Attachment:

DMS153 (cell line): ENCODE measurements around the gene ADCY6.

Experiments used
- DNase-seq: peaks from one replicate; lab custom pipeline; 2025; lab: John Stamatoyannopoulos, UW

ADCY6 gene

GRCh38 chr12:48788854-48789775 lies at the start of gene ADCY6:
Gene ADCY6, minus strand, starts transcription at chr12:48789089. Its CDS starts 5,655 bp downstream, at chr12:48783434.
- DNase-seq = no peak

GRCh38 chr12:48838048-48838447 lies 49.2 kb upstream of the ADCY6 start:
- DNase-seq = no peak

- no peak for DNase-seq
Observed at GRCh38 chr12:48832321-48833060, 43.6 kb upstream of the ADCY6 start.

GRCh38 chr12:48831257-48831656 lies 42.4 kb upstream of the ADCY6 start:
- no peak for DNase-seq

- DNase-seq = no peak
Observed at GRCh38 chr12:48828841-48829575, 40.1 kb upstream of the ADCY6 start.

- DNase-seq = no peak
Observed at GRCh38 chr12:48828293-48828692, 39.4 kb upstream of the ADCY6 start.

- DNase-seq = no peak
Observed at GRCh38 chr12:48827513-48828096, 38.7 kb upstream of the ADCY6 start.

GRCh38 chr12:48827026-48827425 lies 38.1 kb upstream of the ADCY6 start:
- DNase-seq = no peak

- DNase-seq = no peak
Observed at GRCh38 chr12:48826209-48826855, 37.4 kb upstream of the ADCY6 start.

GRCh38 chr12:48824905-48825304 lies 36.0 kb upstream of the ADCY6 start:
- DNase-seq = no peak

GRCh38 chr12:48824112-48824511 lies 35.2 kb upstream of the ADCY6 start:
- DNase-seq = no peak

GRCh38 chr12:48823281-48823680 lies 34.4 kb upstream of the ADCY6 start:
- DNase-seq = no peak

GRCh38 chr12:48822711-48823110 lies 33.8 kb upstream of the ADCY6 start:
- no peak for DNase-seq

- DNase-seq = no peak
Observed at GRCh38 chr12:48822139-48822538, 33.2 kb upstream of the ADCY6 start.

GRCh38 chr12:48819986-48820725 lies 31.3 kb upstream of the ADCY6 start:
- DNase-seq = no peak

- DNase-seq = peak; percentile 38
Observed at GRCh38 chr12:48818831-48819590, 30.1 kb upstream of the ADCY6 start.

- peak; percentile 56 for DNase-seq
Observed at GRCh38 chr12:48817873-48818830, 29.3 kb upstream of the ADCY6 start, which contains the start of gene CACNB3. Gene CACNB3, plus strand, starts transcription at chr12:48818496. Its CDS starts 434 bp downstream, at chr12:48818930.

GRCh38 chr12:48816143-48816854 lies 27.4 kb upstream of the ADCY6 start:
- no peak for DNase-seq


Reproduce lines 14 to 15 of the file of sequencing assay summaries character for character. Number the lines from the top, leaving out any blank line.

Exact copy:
- DNase-seq = no peak
Observed at GRCh38 chr12:48828841-48829575, 40.1 kb upstream of the ADCY6 start.